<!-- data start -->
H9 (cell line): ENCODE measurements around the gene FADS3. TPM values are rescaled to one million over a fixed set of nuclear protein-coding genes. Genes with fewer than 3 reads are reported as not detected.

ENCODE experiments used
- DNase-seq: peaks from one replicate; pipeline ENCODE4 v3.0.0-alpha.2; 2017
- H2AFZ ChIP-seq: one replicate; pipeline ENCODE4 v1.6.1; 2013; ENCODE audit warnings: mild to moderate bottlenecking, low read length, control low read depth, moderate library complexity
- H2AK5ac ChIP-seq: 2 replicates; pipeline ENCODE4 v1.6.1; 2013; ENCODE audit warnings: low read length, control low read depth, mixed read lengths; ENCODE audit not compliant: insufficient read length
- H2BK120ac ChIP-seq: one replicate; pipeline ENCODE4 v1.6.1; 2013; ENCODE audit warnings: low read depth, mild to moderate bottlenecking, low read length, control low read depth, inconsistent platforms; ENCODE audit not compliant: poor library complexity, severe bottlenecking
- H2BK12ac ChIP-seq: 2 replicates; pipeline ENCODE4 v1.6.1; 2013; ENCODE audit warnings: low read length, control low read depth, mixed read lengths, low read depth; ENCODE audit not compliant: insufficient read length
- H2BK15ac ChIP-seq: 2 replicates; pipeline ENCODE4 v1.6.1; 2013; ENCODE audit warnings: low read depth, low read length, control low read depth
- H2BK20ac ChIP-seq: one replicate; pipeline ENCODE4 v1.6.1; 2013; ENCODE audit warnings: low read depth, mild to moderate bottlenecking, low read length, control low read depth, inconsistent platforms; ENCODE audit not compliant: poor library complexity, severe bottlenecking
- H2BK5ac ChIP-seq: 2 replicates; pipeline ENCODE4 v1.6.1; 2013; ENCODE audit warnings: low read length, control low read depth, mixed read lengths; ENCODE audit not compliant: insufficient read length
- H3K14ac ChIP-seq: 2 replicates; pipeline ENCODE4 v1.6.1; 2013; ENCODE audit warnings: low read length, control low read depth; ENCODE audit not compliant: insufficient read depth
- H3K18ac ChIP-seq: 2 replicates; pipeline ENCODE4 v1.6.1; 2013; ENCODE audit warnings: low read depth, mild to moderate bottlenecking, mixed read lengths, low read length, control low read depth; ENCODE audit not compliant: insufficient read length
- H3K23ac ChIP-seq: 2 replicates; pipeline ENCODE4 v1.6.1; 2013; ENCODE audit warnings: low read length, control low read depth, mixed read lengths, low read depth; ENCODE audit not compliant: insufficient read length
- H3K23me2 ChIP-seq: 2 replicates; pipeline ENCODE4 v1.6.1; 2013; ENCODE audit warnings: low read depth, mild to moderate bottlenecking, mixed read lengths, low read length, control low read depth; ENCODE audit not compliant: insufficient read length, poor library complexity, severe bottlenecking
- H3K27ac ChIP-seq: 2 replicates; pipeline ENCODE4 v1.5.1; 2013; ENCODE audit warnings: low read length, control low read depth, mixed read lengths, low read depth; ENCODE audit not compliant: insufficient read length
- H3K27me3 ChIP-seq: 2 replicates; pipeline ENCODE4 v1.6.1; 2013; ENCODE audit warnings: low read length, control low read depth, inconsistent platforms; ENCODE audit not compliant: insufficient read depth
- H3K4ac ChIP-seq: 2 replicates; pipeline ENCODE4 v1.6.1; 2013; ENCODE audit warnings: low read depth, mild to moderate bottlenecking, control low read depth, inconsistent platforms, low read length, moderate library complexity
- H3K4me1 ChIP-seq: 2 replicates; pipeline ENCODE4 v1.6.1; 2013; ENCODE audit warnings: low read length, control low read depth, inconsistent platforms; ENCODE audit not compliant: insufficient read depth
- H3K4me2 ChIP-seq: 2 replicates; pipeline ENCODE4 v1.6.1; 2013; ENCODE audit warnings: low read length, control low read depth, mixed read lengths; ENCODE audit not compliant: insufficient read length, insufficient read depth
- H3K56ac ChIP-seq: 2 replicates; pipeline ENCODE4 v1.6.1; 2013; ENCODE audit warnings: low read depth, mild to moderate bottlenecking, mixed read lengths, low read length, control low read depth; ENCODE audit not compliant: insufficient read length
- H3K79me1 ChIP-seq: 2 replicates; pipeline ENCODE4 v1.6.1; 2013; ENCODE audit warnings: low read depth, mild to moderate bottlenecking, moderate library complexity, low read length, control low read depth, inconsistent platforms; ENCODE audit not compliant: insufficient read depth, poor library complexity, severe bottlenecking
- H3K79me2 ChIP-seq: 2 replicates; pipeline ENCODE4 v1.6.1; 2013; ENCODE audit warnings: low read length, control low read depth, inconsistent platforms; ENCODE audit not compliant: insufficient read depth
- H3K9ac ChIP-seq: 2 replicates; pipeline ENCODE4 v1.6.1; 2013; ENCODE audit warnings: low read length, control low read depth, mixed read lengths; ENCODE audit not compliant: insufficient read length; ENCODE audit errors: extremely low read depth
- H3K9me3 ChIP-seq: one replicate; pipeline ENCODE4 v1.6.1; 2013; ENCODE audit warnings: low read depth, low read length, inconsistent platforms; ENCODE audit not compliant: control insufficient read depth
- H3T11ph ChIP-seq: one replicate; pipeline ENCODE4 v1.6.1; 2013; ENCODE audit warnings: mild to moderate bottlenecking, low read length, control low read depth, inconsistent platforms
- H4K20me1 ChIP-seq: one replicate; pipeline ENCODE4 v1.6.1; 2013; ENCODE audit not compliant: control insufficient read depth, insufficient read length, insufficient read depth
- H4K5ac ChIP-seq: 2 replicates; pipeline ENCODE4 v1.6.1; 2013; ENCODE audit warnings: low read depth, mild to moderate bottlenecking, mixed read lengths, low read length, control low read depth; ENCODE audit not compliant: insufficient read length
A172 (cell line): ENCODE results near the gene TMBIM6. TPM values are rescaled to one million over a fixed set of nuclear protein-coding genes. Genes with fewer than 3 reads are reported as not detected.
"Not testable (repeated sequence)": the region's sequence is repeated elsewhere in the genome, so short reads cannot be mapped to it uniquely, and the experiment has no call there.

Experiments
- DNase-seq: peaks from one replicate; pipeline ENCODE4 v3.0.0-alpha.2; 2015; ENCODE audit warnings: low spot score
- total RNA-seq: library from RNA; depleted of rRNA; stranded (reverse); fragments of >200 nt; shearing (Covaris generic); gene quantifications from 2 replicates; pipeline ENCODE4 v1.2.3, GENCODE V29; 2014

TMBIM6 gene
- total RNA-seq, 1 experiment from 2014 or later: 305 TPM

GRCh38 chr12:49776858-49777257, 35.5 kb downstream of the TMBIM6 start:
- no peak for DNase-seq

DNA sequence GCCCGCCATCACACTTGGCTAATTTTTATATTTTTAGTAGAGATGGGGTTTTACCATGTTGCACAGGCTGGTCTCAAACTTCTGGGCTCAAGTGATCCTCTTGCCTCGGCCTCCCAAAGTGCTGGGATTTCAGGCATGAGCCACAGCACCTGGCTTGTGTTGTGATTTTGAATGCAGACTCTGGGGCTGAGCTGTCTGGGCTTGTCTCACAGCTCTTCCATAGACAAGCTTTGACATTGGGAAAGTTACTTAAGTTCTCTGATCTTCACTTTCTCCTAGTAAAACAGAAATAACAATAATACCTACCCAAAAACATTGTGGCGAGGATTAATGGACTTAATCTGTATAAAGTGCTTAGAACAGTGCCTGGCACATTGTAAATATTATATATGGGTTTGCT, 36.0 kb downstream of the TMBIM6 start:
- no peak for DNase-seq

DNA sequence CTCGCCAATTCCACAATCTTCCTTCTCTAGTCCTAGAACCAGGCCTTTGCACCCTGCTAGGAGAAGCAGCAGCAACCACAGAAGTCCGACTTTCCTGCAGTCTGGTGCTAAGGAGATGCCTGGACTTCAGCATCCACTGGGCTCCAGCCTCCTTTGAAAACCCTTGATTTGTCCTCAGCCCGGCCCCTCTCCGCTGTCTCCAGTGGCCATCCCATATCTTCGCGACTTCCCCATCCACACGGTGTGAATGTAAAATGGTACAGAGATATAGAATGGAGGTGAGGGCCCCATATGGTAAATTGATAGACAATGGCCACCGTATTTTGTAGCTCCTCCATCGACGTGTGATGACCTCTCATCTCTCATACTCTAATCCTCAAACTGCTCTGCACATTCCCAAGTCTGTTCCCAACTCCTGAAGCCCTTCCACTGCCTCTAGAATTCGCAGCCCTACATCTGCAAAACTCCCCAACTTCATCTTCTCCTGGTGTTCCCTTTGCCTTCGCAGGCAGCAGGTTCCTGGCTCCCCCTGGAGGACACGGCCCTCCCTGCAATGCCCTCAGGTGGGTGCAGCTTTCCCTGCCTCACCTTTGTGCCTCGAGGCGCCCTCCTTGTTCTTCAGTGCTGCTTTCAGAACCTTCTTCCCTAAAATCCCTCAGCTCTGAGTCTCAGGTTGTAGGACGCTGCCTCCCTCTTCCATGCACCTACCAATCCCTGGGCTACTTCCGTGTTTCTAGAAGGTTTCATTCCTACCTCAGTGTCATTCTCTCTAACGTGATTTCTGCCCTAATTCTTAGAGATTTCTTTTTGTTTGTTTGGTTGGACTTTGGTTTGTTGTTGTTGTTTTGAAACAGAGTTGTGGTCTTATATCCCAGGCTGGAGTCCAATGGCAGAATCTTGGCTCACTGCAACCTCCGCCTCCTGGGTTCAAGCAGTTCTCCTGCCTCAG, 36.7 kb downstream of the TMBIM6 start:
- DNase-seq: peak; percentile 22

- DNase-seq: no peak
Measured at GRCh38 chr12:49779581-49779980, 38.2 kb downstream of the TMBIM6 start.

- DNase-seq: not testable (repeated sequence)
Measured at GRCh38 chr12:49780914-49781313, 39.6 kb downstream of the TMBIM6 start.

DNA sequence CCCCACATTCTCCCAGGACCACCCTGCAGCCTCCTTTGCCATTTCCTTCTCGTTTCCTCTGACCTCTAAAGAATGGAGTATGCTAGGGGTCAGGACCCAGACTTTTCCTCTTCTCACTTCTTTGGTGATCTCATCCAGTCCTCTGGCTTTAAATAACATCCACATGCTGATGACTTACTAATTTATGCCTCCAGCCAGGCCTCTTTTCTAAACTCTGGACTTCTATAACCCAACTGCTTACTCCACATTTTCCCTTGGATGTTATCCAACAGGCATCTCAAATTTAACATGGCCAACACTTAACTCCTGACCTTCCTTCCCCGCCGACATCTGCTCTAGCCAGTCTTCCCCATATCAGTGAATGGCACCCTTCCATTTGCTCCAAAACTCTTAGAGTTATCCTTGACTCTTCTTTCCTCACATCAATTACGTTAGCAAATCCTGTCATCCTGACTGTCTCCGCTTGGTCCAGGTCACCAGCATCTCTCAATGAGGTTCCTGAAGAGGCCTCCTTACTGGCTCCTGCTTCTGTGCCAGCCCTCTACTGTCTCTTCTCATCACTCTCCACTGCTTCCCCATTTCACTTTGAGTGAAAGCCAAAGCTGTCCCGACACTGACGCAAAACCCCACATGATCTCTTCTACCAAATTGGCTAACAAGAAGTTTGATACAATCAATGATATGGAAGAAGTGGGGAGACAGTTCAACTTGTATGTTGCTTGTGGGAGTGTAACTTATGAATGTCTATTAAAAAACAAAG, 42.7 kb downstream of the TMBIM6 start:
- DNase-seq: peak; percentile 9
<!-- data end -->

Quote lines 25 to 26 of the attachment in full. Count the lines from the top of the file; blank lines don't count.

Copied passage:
- H3T11ph ChIP-seq: one replicate; pipeline ENCODE4 v1.6.1; 2013; ENCODE audit warnings: mild to moderate bottlenecking, low read length, control low read depth, inconsistent platforms
- H4K20me1 ChIP-seq: one replicate; pipeline ENCODE4 v1.6.1; 2013; ENCODE audit not compliant: control insufficient read depth, insufficient read length, insufficient read depth